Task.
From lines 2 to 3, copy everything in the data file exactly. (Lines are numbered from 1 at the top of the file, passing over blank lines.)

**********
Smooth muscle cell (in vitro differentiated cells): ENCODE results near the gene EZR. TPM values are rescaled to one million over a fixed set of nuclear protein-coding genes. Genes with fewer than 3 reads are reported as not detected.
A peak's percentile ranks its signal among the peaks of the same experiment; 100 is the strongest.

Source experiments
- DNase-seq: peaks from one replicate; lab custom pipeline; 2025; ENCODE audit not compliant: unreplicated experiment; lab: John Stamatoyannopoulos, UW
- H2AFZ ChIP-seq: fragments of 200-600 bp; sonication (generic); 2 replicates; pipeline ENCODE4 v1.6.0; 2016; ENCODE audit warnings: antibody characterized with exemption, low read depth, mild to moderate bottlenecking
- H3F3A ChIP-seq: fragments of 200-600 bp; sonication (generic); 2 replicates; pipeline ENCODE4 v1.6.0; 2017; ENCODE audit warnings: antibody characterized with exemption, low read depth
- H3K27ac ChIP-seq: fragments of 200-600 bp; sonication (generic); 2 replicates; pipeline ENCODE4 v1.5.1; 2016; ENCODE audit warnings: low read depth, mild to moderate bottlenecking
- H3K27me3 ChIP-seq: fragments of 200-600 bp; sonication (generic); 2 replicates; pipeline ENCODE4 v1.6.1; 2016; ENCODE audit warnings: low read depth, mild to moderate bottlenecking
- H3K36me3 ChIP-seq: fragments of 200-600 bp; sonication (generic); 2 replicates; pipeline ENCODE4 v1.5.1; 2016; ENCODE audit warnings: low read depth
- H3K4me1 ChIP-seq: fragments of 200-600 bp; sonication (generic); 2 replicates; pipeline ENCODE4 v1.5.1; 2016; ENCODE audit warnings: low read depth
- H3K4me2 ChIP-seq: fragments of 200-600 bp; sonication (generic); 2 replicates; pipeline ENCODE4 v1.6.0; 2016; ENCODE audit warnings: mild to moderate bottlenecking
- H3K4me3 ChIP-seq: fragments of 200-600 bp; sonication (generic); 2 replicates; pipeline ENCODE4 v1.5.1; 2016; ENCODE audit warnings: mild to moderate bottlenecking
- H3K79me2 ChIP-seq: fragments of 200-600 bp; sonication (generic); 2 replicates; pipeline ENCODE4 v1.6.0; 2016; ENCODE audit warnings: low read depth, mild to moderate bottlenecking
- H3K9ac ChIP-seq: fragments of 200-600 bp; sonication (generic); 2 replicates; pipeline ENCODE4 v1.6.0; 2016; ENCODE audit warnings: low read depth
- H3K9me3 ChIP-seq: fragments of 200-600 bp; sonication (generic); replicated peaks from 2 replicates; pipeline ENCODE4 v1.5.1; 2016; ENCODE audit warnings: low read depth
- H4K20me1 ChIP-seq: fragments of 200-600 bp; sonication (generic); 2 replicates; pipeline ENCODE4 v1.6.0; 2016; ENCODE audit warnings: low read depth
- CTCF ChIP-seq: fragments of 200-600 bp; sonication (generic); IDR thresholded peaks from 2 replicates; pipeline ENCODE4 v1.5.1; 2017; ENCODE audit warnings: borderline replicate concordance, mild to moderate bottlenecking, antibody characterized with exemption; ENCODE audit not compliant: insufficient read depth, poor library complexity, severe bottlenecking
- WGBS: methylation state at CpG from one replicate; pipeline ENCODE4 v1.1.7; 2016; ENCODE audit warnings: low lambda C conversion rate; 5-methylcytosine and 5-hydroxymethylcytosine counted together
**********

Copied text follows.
A peak's percentile ranks its signal among the peaks of the same experiment; 100 is the strongest.

Source experiments